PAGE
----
“We were kept the whole day in the lock-up and in the evening we were marched to the station. Santanum and I were handcuffed together, his left wrist to my right one, and a chain attached to the handcuff was held by the policeman leading us. This march of ours down the streets of Jaito town reminded me forcibly of a dog being led on by a chain. We felt somewhat irritated to begin with, but the humour of the situation dawned upon us, and on the whole we enjoyed the experience. We did not enjoy the night that followed. This was partly spent in crowded third-class compartment in slow-moving train, with, I think, a change at midnight, and partly in a lock-up at Nabha. All this time, till the forenoon of next day, when we were finally delivered up at the Nabha Gaol, the joint handcuff and the heavy chain kept us company. Neither of us could move at all without the other’s co-operation. To be handcuffed to another person for a whole night and part of a day is not an experience I should like to repeat.”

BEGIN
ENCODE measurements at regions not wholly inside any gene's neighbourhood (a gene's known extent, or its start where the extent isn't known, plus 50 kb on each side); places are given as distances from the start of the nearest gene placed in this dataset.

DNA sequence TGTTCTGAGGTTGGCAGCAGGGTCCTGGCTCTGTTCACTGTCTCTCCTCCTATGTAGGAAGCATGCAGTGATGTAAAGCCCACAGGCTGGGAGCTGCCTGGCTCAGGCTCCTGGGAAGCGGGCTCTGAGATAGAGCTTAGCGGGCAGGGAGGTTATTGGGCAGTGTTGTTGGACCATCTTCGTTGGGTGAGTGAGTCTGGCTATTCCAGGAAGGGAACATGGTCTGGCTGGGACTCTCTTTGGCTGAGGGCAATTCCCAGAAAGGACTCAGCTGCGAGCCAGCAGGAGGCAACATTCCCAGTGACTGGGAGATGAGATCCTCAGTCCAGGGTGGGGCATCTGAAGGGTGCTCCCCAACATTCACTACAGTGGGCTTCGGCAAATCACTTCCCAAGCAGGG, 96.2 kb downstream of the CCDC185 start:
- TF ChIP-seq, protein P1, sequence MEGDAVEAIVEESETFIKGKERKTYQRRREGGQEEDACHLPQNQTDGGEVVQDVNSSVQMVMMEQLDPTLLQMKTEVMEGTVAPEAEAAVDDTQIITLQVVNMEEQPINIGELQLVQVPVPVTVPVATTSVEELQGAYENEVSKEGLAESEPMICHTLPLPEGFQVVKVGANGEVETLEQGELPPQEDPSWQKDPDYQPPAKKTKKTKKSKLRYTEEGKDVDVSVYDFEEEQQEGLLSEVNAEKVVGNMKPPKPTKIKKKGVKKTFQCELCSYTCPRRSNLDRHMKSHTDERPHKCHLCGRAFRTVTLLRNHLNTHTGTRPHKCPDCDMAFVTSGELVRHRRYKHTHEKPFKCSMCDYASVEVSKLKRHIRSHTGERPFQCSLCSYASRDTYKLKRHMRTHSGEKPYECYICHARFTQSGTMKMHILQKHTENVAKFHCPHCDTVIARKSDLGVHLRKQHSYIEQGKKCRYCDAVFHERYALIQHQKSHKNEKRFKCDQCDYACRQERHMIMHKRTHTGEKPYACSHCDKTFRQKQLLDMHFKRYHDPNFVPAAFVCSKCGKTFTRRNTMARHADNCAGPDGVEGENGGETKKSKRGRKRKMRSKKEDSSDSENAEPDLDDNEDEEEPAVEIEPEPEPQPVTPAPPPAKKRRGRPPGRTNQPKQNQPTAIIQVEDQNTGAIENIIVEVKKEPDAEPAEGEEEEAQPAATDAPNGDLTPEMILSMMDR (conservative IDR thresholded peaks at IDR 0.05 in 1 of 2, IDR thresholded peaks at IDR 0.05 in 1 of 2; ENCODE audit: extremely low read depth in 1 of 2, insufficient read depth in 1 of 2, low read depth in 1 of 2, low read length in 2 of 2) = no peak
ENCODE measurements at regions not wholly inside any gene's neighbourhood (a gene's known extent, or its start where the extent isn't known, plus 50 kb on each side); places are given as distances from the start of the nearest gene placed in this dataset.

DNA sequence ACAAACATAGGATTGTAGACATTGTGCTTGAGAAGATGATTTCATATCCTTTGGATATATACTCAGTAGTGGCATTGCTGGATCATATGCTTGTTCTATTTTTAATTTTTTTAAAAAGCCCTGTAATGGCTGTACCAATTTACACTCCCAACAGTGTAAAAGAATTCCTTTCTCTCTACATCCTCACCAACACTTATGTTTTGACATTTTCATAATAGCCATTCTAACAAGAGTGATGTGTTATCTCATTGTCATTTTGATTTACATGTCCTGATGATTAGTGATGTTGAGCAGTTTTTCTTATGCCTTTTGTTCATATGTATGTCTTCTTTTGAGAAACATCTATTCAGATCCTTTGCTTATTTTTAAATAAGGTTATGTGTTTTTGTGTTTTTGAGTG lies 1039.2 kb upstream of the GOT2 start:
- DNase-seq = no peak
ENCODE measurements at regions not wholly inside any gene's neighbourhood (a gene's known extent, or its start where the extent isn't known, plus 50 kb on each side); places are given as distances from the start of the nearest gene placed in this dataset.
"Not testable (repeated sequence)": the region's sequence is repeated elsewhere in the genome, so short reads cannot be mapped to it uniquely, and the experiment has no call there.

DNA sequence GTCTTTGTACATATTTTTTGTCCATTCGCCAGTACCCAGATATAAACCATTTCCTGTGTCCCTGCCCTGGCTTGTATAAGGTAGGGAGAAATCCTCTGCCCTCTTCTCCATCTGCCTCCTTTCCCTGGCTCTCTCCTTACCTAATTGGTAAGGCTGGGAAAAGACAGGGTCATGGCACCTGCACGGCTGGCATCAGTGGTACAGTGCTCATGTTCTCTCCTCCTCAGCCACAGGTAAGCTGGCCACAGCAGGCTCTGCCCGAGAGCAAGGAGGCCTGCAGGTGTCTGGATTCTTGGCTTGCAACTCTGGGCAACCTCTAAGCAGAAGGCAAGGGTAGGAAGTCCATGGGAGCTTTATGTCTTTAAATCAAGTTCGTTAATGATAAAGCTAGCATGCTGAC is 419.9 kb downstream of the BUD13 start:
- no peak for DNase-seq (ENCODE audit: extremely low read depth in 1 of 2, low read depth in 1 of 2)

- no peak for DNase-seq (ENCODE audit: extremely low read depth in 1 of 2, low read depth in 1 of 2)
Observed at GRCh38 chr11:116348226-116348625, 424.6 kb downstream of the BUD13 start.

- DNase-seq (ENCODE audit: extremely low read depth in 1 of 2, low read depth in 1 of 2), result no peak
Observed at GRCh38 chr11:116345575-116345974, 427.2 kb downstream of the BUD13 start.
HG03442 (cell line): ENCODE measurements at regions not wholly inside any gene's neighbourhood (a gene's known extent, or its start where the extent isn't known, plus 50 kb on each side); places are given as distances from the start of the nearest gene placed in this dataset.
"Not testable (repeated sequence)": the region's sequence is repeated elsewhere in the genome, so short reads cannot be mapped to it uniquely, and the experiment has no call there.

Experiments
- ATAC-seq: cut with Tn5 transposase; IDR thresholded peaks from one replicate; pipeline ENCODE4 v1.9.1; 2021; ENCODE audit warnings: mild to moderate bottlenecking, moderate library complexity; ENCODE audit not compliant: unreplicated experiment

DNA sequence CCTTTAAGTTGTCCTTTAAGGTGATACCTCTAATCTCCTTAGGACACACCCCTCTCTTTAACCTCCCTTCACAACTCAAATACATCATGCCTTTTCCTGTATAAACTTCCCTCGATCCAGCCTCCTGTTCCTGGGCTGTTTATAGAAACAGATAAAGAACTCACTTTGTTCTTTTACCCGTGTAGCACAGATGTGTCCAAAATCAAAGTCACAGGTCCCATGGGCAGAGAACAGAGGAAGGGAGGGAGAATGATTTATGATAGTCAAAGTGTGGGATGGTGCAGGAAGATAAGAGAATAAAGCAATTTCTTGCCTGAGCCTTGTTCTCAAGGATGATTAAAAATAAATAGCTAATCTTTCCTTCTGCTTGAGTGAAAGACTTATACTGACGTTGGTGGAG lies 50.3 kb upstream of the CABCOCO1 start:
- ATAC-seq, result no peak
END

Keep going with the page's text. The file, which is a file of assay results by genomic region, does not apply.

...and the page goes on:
However, intervention of his father Motilal Nehru led to his and his two companions’ immediate release though Nehru regrets that his other companion Darbara Singh Malhan, who was arrested simply because he pointed at the direction of Gurdwara Gangsar with his finger. In a long handwritten statement, choked with emotion and highly appreciative of the Akalis, Nehru attacked the British Administrator of Nabha and judicial machinery in the State for their `unscrupulous and crooked ways’. Having gained first-hand impressions about the Akalis, Nehru became their great admirer and wished to prove `worthy of their high tradition and fine courage’. The last paragraph of his original statement drafted in the Nabha Jail on 23rd November, 1923, reads:
“I was in jail when the Guru-ka-Bagh struggle was gallantly fought and won by the Sikhs. I marvelled at the courage and sacrifice of the Akalis and wished that I could be given an opportunity of showing my deep admiration of them by some form of service. That opportunity has now been given to me and I earnestly hope that I shall prove worthy of their high tradition and fine courage Sat Sri Akal.”